FDIC Files Civil Suit Against Former Integrity Bank Officials

FDIC Files Civil Suit Against Former Integrity Bank Officials

More banks have failed in Georgia than any other state as part of the current bank failure wave, but the FDIC had not yet filed a civil action against the former officials of a failed Georgia bank - that is, until now. On January 14, 2011, in what is the third FDIC lawsuit overall against former officials of a failed bank as part of the current round of bank failures, the FDIC filed a lawsuit against eight former officials of the failed Integrity Bank of Alpharetta, Georgia. The FDIC's complaint can be found here.

UPDATE: As discussed further below, in addition to the Integrity Bank case, the FDIC also filed a separate lawsuit on January 14, 2011 in the Central District of California against former directors and officers of the failed 1st Centennial Bank of Redlands, California.

Including one bank closed already in 2011, there have been 52 bank failures in Georgia since January 1, 2008. Integrity Bank was one of the first in Georgia to fail when it was closed on August 28, 2008.  

In some ways, it may come as no surprise that the FDIC filed its first failed bank lawsuit in Georgia against officials from Integrity Bank. As noted here, the FDIC had successfully intervened in a derivative lawsuit brought by the trustee of the bank's bankrupt holding company. In moving to intervene in the trustee's lawsuit, the FDIC had said that it intended to file its own lawsuit against former Integrity bank officials.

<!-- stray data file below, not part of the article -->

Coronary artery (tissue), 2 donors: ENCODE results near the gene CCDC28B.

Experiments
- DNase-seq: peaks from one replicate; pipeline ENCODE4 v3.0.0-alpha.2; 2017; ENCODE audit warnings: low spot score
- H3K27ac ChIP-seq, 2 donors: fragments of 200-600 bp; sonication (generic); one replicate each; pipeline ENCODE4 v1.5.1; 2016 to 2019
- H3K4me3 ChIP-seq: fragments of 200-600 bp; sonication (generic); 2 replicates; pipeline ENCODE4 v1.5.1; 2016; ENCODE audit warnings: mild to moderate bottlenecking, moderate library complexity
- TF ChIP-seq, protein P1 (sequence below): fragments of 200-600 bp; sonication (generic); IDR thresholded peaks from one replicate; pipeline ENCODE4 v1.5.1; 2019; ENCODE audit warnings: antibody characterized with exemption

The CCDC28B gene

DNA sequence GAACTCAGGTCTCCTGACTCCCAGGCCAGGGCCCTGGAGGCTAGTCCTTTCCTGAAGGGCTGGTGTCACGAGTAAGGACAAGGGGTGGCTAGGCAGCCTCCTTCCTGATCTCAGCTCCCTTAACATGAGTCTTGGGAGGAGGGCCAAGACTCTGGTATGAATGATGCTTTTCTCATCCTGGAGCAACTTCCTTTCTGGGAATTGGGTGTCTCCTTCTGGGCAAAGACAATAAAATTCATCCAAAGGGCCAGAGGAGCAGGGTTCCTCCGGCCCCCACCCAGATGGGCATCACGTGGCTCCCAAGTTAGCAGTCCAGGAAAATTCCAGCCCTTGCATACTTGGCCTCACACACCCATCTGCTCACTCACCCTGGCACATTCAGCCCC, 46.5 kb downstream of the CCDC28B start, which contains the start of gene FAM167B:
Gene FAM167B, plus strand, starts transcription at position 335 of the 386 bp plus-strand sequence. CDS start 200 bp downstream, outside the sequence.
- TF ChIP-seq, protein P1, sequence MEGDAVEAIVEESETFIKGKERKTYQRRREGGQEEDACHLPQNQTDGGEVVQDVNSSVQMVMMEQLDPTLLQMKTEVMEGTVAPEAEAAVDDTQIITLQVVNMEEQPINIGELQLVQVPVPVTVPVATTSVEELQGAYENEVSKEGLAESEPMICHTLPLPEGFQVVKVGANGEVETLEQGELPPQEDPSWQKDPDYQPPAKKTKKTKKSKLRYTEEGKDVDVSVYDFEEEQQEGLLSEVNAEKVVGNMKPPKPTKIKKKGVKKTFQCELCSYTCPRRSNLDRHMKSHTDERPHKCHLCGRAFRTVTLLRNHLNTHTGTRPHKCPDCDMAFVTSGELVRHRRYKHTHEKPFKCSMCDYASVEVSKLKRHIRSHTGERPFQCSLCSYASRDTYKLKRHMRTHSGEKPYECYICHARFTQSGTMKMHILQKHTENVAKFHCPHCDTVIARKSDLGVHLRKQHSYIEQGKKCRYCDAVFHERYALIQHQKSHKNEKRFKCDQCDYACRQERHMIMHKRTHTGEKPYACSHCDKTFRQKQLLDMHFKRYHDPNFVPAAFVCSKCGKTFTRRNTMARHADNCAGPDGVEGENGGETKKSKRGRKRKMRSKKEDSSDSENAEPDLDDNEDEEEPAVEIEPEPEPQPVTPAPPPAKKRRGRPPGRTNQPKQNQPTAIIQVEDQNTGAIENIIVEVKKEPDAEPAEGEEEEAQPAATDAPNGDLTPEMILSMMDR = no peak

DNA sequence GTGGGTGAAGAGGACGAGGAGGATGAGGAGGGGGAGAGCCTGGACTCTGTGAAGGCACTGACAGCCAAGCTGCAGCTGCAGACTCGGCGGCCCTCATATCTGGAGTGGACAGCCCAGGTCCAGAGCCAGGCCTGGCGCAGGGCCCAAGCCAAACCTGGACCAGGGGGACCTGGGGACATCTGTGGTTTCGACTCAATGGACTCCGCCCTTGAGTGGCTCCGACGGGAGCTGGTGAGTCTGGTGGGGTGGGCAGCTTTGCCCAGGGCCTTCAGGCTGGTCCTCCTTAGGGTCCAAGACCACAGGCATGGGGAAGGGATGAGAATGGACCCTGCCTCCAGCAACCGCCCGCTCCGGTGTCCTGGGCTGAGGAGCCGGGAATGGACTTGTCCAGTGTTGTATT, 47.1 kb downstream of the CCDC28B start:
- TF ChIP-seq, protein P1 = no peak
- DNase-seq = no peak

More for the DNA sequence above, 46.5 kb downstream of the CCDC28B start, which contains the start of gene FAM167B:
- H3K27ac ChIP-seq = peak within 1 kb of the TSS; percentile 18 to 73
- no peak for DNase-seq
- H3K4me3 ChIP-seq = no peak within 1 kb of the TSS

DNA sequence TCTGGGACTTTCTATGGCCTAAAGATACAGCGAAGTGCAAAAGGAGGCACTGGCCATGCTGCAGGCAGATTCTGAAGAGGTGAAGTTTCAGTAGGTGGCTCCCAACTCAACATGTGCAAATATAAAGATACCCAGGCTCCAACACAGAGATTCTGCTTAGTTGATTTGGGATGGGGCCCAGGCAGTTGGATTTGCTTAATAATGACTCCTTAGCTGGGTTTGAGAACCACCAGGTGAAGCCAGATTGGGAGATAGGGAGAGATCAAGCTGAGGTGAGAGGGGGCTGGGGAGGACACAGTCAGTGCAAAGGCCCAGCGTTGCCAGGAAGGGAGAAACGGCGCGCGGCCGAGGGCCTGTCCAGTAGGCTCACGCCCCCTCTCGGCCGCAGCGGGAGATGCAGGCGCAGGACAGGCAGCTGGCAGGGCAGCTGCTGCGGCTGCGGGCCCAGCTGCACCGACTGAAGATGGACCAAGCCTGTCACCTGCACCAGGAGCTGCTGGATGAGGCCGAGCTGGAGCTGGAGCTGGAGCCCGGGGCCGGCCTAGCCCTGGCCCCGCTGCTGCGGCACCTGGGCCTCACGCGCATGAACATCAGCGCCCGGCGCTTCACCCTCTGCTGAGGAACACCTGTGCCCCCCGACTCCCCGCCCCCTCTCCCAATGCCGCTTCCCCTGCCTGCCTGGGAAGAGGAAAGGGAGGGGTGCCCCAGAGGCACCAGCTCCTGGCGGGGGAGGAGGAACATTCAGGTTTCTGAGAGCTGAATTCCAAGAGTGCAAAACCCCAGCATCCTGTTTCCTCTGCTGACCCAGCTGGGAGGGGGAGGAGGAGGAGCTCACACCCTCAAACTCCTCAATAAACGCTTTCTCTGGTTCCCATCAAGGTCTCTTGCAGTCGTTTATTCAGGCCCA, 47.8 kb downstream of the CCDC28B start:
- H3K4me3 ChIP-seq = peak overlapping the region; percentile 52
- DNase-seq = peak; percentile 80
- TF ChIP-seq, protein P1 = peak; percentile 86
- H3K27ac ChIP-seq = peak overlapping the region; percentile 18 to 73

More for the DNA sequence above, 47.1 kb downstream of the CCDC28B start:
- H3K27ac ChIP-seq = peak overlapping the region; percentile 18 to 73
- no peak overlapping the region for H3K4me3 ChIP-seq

In addition, two former Integrity officials have already drawn criminal charges involving activities at the bank, as discussed here. One of the two indicted Integrity officials, Douglas Ballard, is also named as a defendant in the FDIC's civil lawsuit. As noted here, in July 2010, the two individuals entered criminal guilty pleas in the case.

As noted in Scott Trubey's January 18, 2011 Atlanta Journal-Constitution article about the FDIC's civil suit, among the former Integrity Bank officials names as defendants in the FDIC's lawsuit is Georgia State Senator Jack S. Murphy,   who was only recently named as Chairman of the Georgia Senate Banking Committee. Another defendant, Clinton M. Day, a former bank chairman, previously was a state senator and was at one time the Republican Candidate for lieutenant governor, and also once served on the Senate Banking Committee

The FDIC, which filed the lawsuit in its capacity as Integrity Bank's receiver, seeks to recover "over $70 million in losses" that the FDIC alleges the bank suffered on 21 commercial and residential acquisition, development and construction loans between February 4, 2005 and May 2, 2007.

The 56-page complaint, which names as defendants eight former directors of the company who also served on the bank's director loan committee, alleges one count of negligence and gross negligence, and one count of breach of fiduciary duties.

Read the article in its entirety at the D&O Diary, a blog by Kevin LaCroix.